Sharjah’s little Biennial goes haywire- Director fired for artwork selection

This was meant to be a mild, balmy post about all the vicissitudes of March. All the friendliness, the bonhomie, the occasional psychosis, the work, the play, and the brilliant programme of cultural events that we've been benefiting from. But drama's always just around the corner.

Jack Pereskian, the director of Sharjah Biennial, has been fired. Abruptly. Without warning. In typically efficient UAE fashion, he learnt about it from subordinates. And why? His was the head that had to roll for a piece of art that was deemed offensive.

Let's start at the beginning. The Sharjah Biennial is one of the earliest exhibitions of art in the UAE. Like the name suggests, it's held once every two years. It started in 1993, long before Dubai DIFC's burnished quarters came around. Long beforeDubai's  Al Quoz's started spawning galleries. Long before the real estate boom, and novels about things and people utterly preoccupied with fornication and money. In short, it was considered the real deal.

But Sharjah couldn't resist. It's long been described as the emirate that time forgot, where hidden cultural jewels lie around the corner. We've all bought into it, desperate to give Sharjah an identity that doesn't rely on it being a housing compound for cheap expatriate hordes. The cultural jewels were all well and good. Then Sharjah decided to play, and couldn't handle the heat. In typical Sharjah fashion, it decided stepping out of the kitchen wasn't enough. It had to fire the chef, just for shits and giggles.

I'm not venting merely for the sake of it. I interviewed Persekian for a piece on contemporary arts in the Arab world that appeared in Shawati magazine, and realized he knew his stuff. Not just that, but he seemed genuinely passionate about developing the arts. Well, no more.

Gulf News was, of course, typically helpful in its statements. He wasn't fired personally by the ruler of Sharjah, but was rather 'relieved' of his post. Gulf News makes it sound like a bad case of constipation.

"His Highness Dr Shaikh Sultan Bin Mohammad Al Qasimi, Member of the Supreme Council and Ruler of Sharjah, has ordered that Jack Persekian, Director of the Sharjah International Biennial, to be relieved from his post, an official source from the Ruler’s Office, said on Wednesday, according to WAM news service.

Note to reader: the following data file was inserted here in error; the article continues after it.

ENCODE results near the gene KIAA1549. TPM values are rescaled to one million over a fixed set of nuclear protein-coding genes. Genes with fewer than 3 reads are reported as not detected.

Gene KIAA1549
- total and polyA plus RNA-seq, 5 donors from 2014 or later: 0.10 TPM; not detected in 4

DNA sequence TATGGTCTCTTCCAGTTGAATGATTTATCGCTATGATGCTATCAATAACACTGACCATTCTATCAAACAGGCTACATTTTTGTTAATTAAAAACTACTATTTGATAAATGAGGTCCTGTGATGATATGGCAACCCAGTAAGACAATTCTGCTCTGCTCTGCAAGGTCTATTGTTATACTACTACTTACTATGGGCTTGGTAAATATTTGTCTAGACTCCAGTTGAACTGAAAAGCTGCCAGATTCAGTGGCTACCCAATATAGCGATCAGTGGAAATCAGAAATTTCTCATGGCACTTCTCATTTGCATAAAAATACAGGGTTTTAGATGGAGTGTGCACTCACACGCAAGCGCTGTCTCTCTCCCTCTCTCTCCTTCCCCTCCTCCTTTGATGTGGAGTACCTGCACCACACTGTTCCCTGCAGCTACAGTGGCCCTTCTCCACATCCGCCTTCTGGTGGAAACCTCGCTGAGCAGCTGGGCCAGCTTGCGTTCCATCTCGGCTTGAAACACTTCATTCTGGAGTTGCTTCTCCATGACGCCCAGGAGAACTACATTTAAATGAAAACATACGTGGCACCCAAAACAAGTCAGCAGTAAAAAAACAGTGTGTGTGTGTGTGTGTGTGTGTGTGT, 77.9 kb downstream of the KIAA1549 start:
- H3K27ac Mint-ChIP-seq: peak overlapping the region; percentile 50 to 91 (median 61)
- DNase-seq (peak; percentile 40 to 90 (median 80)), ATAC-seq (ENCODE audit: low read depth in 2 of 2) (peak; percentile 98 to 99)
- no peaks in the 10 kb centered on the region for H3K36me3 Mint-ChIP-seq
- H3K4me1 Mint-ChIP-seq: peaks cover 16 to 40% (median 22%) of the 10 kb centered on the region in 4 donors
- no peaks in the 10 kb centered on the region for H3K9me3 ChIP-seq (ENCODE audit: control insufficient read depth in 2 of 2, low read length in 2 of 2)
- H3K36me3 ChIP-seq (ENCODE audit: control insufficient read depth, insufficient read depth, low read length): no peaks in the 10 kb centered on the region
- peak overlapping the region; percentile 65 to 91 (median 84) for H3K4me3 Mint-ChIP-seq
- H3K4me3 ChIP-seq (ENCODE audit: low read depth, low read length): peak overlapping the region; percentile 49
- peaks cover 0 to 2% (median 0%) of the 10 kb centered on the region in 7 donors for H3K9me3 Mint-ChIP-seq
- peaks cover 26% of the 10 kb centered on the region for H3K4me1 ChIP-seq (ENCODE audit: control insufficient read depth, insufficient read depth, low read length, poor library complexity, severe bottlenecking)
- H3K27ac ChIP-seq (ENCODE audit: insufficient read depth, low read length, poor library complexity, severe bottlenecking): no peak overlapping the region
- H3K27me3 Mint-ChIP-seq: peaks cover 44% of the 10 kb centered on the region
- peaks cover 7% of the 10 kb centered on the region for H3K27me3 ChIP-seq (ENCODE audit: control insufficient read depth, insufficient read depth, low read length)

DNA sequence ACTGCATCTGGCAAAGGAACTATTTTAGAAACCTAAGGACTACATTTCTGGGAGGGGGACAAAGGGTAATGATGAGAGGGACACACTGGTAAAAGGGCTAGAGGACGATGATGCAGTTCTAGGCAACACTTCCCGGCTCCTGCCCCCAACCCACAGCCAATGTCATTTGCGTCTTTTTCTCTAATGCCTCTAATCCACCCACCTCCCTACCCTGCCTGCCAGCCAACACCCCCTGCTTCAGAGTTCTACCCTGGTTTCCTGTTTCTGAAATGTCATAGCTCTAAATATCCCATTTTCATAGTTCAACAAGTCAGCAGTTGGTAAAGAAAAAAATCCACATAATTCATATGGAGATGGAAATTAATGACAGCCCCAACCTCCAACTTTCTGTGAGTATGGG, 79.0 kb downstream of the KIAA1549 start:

Persekian was the Director of the Sharjah Art Foundation and has been involved with the Sharjah government since he was appointed as Artistic Director of the Sharjah Biennial in 2004."

Of course, other news reports weren't that toothless. Here's what the NYT had to say about the fiasco:

"The work, by an Algerian artist, Mustapha Benfodil, featured a large group of headless mannequins in what looked like soccer uniforms, some with wording printed on their shirts. As part of the work, graffiti in Arabic was also painted on the walls near the mannequins, which were arrayed in a courtyard near an important mosque in an area known as the Sharjah Heritage District.

In a statement, the Sharjah Art Foundation said that Mr. Persekian’s job was “no longer tenable” as a result of “the public outcry over the work.”

The statement added that the work was removed from the biennial “because leaving it on view was too risky from a legal and cultural standpoint.”

By the by, here's the work in question.

Excellent. Just when the UAE's trying to establish a reputation for a bona fide destination for arts and culture. The Louvre and Guggenheim on Yas Island are facing boycotts from artists for their use of cheap exploited labour. Dubai's holding steady, but there's no new projects in the works. Then Sharjah turns around and does this.

Yes, it appears there were public complaints, and some people apparently took offense. Regardless, you can't have your cake and munch it as well. And my deepest apologies, but it reeks of mendacity to spend money on UAE pavilions for Venice Biennal, when art here is not just being censored, but excoriated.

Decide. Either be an artistic destination. Or don't. Either encourage expression, or forbid it. But sometimes, the Orwellian doublespeak becomes a bit much to handle. I can vouch for the fact that Pereskian knew his business. The NYT can vouch for the fact that he wasn't personally responsible for the artwork. Firing him was convenient and a brilliant exercise in deflection.

Well, there's not much we can do. But this doesn't mean there's nothing we can do. This blog will no longer cover Sharjah's cultural events for the foreseeable future. It doesn't amount to much more than a token gesture, but I refuse to publicize events in a place that's a contradiction wrapped in a dilemma. It's a shame, because friends and acquaintances are doing some great stuff there. But cest la vie. I would offer a mild suggestion to Sharjah's artistic types: move to Dubai. And stay there. for while Art Dubai may be controlled and neutered, there's still apparently more leeway here than in Saudi's little fiefdom.